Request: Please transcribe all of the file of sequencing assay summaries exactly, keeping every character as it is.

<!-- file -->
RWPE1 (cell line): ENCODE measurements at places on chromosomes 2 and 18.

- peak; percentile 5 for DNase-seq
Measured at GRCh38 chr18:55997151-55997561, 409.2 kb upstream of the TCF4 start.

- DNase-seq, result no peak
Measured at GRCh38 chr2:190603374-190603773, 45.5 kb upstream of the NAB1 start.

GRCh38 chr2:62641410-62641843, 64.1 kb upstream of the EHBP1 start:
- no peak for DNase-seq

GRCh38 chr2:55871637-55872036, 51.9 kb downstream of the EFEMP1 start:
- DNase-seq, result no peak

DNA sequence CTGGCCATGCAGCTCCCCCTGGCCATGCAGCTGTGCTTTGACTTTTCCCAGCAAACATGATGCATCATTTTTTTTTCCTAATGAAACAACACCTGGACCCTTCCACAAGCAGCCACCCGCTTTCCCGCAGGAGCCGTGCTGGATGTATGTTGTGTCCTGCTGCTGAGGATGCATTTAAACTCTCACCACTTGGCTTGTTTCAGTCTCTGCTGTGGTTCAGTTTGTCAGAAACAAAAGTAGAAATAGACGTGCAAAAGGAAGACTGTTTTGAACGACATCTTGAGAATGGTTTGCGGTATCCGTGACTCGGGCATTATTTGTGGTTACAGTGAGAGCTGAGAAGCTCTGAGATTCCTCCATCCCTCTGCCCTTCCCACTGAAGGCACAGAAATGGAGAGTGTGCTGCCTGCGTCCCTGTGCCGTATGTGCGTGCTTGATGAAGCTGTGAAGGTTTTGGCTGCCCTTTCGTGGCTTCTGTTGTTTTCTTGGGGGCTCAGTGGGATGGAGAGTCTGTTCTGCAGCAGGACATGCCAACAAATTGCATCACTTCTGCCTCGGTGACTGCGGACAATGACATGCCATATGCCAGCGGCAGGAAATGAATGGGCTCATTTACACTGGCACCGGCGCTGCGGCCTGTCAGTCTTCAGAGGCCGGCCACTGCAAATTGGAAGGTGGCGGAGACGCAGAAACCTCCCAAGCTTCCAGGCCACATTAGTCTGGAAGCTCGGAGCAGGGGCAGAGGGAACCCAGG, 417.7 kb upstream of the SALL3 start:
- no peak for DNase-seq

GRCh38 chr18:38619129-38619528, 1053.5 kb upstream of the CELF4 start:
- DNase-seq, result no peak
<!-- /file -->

RWPE1 (cell line): ENCODE measurements at places on chromosomes 2 and 18.

- peak; percentile 5 for DNase-seq
Measured at GRCh38 chr18:55997151-55997561, 409.2 kb upstream of the TCF4 start.

- DNase-seq, result no peak
Measured at GRCh38 chr2:190603374-190603773, 45.5 kb upstream of the NAB1 start.

GRCh38 chr2:62641410-62641843, 64.1 kb upstream of the EHBP1 start:
- no peak for DNase-seq

GRCh38 chr2:55871637-55872036, 51.9 kb downstream of the EFEMP1 start:
- DNase-seq, result no peak

DNA sequence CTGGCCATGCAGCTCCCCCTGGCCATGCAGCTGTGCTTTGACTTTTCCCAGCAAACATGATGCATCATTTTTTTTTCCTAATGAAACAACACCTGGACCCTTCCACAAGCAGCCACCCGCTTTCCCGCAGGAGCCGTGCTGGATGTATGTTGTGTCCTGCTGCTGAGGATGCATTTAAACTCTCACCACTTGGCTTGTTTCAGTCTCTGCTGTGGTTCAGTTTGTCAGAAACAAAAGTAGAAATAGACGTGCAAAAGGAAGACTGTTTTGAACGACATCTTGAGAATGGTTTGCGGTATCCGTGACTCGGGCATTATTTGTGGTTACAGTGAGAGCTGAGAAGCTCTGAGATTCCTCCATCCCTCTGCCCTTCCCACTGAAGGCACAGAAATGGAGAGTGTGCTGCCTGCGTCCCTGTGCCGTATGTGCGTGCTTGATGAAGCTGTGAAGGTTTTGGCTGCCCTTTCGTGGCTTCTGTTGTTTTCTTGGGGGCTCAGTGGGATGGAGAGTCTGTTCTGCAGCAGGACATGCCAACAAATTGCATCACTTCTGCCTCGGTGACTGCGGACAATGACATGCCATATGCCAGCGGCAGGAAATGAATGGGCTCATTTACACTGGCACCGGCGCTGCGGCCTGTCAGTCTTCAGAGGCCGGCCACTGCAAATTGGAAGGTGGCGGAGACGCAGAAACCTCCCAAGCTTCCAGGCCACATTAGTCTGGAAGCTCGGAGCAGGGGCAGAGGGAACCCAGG, 417.7 kb upstream of the SALL3 start:
- no peak for DNase-seq

GRCh38 chr18:38619129-38619528, 1053.5 kb upstream of the CELF4 start:
- DNase-seq, result no peak